More than 260 organizations issued an open letter to banks and financial institutions involved in the construction of the East African Crude Oil Pipeline (EACOP), which would carry oil from fields in western Uganda to a port on the northern coast of Tanzania, passing near critical wetlands in the Lake Victoria basin. The human rights and environmental organizations say the line’s construction poses “unacceptable” risks to communities in the immediate 1,445-kilometer (898-mile) path of the project and beyond. They are calling on banks not to fund the $3.5 billion project, and asking government leaders to shift funding from infrastructure for fossil fuels to renewable energy. (Photo: Wikimedia Commons via Mongabay)

Southeast Asia
burma coup

Military re-seizes power in Burma

Burma’s military announced that it has taken control of the country and imposed a state of emergency. The country’s civilian leader Aung San Suu Kyi was detained in an early morning raid along with President U Win Myint and other figures associated with the ruling National League for Democracy (NLD). Although the internet was cut off by the military, Suu Kyi managed to get out a statement to social media calling on Burma’s people to “protest against the coup.” The military, officially known as the Tatmadaw, said the state of emergency will last for a year, during which time armed forces chief Gen. Min Aung Hlaing will rule. The Tatmadaw is justifying the move by asserting that there was voter fraud in the November parliamentary elections, in which the military-linked Union Solidarity Development Party (USDP) suffered a crushing defeat to the NLD. No official election observers had made any claims of fraud. (Photo: The Irrawaddy)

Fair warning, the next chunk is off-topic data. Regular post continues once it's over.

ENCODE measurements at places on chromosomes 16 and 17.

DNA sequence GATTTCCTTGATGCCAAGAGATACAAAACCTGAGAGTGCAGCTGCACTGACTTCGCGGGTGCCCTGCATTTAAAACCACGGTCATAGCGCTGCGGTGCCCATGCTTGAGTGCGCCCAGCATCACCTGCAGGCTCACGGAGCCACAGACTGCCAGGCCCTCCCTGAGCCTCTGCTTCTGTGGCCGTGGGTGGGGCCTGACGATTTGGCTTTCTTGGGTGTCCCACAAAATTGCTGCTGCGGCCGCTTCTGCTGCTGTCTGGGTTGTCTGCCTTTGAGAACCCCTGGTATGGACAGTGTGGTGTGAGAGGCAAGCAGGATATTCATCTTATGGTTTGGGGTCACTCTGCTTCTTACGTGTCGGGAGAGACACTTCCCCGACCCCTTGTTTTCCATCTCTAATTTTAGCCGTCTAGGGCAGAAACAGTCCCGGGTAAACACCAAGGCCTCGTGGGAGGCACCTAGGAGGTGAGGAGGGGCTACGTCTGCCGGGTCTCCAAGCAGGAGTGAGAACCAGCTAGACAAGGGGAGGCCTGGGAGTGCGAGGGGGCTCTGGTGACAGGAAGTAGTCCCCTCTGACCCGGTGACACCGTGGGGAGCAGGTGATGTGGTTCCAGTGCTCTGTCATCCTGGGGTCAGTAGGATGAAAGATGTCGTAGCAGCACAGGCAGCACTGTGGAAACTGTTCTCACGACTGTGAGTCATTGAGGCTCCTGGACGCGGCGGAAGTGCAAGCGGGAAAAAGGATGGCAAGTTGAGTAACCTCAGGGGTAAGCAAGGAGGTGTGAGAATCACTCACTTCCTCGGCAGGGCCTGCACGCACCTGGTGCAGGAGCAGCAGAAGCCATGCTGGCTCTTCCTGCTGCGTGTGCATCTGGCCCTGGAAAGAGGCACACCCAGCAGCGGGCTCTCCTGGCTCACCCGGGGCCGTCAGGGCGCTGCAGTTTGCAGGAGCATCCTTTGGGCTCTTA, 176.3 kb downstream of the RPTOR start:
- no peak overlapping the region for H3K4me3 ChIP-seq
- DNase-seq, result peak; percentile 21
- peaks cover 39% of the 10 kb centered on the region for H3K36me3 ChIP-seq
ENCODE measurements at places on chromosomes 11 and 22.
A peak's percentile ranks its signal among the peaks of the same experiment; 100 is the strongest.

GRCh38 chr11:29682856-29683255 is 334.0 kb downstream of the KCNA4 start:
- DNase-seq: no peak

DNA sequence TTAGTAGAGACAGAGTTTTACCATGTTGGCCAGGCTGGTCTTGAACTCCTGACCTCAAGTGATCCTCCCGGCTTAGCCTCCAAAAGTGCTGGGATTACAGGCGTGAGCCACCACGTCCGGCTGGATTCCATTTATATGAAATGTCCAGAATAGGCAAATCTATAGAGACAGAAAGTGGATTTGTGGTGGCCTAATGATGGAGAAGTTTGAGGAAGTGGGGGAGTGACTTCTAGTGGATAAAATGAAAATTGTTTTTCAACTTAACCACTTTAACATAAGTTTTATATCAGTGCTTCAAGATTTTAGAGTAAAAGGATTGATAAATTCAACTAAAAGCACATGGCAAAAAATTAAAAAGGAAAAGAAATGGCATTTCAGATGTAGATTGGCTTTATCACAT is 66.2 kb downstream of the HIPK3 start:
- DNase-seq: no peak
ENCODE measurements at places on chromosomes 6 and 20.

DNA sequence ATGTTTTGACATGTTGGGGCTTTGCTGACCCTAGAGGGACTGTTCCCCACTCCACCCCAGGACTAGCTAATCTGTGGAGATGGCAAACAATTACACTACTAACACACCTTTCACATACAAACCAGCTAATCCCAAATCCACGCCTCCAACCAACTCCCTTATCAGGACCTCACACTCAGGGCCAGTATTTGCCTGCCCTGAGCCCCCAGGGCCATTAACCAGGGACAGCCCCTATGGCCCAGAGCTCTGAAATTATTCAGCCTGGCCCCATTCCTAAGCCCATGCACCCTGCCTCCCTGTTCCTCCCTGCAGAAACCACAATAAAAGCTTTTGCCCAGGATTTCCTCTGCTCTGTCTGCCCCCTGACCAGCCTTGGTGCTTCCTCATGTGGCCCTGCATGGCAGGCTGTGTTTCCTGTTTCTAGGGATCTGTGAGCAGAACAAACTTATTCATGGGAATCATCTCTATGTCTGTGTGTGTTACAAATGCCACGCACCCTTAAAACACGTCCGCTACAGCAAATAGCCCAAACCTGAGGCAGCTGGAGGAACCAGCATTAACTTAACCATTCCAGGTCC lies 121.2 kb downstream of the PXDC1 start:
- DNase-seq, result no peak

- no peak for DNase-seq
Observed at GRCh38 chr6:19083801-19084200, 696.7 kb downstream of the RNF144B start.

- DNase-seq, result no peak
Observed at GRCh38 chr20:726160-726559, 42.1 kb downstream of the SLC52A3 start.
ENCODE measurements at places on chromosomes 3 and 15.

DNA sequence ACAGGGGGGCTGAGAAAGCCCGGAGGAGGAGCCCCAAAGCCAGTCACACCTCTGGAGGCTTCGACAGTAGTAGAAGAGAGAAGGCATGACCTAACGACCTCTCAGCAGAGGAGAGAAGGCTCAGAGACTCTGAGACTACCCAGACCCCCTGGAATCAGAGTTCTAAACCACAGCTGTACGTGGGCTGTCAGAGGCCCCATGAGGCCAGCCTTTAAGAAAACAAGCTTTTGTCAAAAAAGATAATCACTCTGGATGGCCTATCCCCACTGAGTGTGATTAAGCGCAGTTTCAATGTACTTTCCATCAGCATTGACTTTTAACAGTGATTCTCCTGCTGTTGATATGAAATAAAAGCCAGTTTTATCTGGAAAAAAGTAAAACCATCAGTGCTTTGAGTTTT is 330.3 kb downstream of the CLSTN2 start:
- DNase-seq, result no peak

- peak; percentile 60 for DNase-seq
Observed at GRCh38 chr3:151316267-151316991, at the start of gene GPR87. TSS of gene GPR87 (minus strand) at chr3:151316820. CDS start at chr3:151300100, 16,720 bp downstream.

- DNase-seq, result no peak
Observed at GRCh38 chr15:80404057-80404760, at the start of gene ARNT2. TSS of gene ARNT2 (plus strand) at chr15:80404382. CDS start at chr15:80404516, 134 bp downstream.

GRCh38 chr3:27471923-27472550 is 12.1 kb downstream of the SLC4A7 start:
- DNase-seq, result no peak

North America
detrumpification

Podcast: for total de-Trumpification

In Episode 62 of the CounterVortex podcast, Bill Weinberg grimly notes that, even with 400,000 Americans dead to COVID-19, the worst potentialities of the Trump presidency were not realized. Trump never (quite) established a dictatorship, and we didn’t (quite) go over the edge into civil war. The critical task now for the country’s progressive forces is to push for a maximal and thoroughgoing detrumpification—akin to the denazification of Germany after World War II. We may truly hope that the Capitol insurrection will prove to have been the last gasp of Trumpism. However, it may have been his Beerhall Putsch—and, as last time, there could be a second act. The more thoroughly Trumpism is reversed, the more likely it will be defeated and broken politically—especially given its glorification of “winning” and denigration of “weakness.” The risk of sparking a backlash is not to be dismissed, but the greater risk is that of appeasement. Listen on SoundCloud or via Patreon. (Photo: Mike Maguire/WikiMedia)

Watching the Shadows
Kremlin

Katie Halper: ‘Useful Idiot’ or Russian ‘infiltrator’?

Popular vlogger and comedian Katie Halper, whose journalistic take-downs of the Democratic Party establishment have been deftly exploited by the Kremlin propaganda machine, wears the accusation that she is a “useful idiot” for Russia as a badge of pride—”Useful Idiots” is actually the sarcastic name of the podcast she co-hosts with the equally problematic Matt Taibbi. We’ve always wondered if such figures really are useful idiots, or something more sinister—knowing propagandists for Vladimir Putin’s reactionary global ambitions. The debate has suddenly exploded onto the left-wing vlogosphere. (Photo: Wikipedia)